Maritain's social and political writings were impressively influential in Europe and North and South America. He also compiled an impressive record as an activist by speaking out against injustice. My goal in this book is to show the connection between Maritain's philosophical commitment and his commitment to social activism. There can be no doubt that he took his calling as a philosopher seriously. He gave pride of place to the study of speculative philosophy and to contemplation, insisting that the search for truth and goodness in themselves transcends utility and, in so doing, reminds society of the supreme importance of what are not means to ends but ends in themselves, things worth aspiring to just for themselves: "What we need is not truths that serve us but a truth that we may serve." Even so, Maritain is just as insistent that the call to eternal verities must not blind the philosopher to the reality that he is a member of society with social duties that his calling imposes on him. He has no claim to life in an ivory tower
Rachel Beth Egenhoefer
"The Routledge Handbook of Sustainable Design considers the design, not only of artifacts, but of structures, systems, and interactions that bear our decisions and identities in the context of sustaining our shared planet.? In addressing issues of design for global impact, behavior change, systems and strategy, ethics and values, this handbook presents a unique and powerful design perspective.? Just as there are multiple definitions of design, so there are several definitions of sustainability, making it difficult to find unity. The term can sometimes be seen as a goal to achieve, or a characteristic to check off on a list of criteria.? In actuality, we will never finish being sustainable. We must instead always strive to design, work, and live sustainably. The voices throughout this handbook present many different characteristics, layers, approaches, and perspectives in this journey of sustaining.? This handbook divides into five sections, which together present a holistic approach to understanding the many facets of sustainable design: Part 1: Systems and Design Part 2: Global Impact Part 3: Values, Ethics, and Identity Part 4: Design for Behavior Change??Part 5: Moving Forward?This handbook will be invaluable to those wishing to broaden their understanding of sustainable design and students and practitioners of Environmental Studies, Architecture, Product Design and the Visual Arts.?"--Provided by publisher.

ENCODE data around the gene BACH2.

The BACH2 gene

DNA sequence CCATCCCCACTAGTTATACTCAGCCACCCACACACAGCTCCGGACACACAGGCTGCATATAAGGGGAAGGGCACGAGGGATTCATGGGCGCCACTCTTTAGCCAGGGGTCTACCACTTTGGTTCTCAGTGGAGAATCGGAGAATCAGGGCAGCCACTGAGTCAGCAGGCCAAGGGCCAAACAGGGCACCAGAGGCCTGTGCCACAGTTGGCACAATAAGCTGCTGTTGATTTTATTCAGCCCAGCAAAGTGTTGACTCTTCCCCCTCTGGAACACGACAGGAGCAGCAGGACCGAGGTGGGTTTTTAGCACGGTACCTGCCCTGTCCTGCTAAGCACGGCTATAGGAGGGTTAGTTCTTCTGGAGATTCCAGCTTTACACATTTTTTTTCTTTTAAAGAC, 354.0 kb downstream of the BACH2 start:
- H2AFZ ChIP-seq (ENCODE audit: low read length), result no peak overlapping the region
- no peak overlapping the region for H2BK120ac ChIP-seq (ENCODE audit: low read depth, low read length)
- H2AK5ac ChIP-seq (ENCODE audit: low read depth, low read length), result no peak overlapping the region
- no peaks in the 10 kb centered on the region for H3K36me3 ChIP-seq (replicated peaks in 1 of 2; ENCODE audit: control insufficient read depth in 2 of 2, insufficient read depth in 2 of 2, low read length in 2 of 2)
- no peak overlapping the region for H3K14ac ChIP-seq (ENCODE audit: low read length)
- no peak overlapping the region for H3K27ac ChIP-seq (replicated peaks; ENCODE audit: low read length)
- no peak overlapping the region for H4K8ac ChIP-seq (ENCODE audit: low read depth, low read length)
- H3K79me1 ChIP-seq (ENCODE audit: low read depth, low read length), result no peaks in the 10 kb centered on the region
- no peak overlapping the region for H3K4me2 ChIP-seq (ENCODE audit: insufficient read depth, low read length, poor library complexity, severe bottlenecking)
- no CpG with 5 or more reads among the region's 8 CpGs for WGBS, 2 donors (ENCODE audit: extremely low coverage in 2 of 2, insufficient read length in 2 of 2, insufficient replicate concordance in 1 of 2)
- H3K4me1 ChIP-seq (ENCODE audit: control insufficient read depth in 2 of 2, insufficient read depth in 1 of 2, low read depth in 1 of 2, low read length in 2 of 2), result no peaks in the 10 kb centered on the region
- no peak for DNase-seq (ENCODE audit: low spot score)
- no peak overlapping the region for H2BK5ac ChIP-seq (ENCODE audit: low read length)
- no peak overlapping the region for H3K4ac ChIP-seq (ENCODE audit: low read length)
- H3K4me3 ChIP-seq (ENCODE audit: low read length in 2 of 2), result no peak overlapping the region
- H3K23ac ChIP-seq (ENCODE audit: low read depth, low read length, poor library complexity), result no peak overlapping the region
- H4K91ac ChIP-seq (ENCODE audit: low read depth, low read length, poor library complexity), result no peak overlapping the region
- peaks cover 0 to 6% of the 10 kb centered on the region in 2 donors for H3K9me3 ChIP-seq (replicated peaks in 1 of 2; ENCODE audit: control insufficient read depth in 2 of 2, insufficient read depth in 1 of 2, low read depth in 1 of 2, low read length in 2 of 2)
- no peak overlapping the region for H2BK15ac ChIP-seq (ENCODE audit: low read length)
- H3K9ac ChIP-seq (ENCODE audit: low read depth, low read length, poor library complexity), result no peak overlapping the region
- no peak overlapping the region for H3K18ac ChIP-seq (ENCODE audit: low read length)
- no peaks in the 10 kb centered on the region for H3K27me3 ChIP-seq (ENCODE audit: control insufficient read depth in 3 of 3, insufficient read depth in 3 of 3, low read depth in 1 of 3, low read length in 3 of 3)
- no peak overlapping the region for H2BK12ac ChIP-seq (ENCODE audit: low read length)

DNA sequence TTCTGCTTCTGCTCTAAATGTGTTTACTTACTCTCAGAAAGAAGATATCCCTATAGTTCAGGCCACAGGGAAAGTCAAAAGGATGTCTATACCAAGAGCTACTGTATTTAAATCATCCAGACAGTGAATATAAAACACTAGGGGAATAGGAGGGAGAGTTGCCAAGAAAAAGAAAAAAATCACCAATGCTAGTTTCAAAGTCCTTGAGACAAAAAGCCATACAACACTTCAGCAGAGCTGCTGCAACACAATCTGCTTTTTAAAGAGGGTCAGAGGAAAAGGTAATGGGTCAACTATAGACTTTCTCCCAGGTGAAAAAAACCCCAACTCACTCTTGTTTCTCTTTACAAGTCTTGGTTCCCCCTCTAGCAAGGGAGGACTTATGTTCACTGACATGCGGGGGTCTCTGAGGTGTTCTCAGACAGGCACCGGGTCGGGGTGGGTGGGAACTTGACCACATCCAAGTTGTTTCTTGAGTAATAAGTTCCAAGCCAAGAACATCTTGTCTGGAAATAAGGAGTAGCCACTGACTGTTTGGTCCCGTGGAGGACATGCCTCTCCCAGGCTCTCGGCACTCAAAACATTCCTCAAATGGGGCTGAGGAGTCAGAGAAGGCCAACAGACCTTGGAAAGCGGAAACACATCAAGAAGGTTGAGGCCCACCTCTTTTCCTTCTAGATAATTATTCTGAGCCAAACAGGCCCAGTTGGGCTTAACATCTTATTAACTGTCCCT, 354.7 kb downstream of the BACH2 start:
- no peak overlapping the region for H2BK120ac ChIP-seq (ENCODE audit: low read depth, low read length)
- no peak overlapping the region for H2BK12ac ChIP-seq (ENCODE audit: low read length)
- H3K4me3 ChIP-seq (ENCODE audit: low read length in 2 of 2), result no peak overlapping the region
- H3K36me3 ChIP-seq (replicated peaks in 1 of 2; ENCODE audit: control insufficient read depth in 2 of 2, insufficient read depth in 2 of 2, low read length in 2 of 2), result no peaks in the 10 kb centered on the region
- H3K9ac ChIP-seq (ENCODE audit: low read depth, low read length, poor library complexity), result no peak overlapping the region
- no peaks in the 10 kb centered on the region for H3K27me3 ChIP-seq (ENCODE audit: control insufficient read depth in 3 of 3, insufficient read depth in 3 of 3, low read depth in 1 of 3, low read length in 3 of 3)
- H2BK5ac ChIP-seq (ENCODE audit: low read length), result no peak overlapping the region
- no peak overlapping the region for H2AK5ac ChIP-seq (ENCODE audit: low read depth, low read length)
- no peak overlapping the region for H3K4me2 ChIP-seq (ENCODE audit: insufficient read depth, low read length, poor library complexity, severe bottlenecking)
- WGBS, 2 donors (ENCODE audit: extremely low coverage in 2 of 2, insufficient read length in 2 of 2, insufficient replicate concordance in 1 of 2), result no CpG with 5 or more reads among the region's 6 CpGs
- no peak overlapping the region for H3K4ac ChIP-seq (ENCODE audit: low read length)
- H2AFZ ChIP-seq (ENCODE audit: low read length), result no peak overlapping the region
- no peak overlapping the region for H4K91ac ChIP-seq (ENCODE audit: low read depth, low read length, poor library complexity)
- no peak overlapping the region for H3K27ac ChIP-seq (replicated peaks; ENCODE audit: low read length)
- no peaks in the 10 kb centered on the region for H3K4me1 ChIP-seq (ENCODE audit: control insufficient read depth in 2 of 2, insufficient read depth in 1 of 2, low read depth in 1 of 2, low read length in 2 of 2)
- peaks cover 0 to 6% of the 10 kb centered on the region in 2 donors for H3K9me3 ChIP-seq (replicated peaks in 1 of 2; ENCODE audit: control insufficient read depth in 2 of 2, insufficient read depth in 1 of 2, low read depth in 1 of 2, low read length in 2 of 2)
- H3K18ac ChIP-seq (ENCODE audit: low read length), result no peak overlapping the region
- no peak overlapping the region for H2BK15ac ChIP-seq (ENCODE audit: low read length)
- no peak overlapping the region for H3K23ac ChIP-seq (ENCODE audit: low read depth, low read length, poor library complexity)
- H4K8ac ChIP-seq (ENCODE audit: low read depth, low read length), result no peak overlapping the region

Charles A. Fracchia
Frank Molinari is an Italian-American, a devout Roman Catholic, a married man with children from a previous marriage, and a successful investment advisor living in San Francisco. As he faces the changes of getting older -- the breakdown of the body, the increasing closeness of death, and a very different world from that in which he was raised -- his irritation with many of the changes that have transpired in his world is seen through the kaleidoscope of his conversations with friends and of the memories he has about his friendships and lovers.
Jeff Johnson and Kate Finn
Designing User Interfaces for an Aging Population: Towards Universal Design presents age-friendly design guidelines that are well-established, agreed-upon, research-based, actionable, and applicable across a variety of modern technology platforms.
The book offers guidance for product engineers, designers, or students who want to produce technological products and online services that can be easily and successfully used by older adults and other populations.
It presents typical age-related characteristics, addressing vision and visual design, hand-eye coordination and ergonomics, hearing and sound, speech and comprehension, navigation, focus, cognition, attention, learning, memory, content and writing, attitude and affect, and general accessibility.
The authors explore characteristics of aging via realistic personas which demonstrate the impact of design decisions on actual users over age 55.
Kouslaa T. Kessler-Mata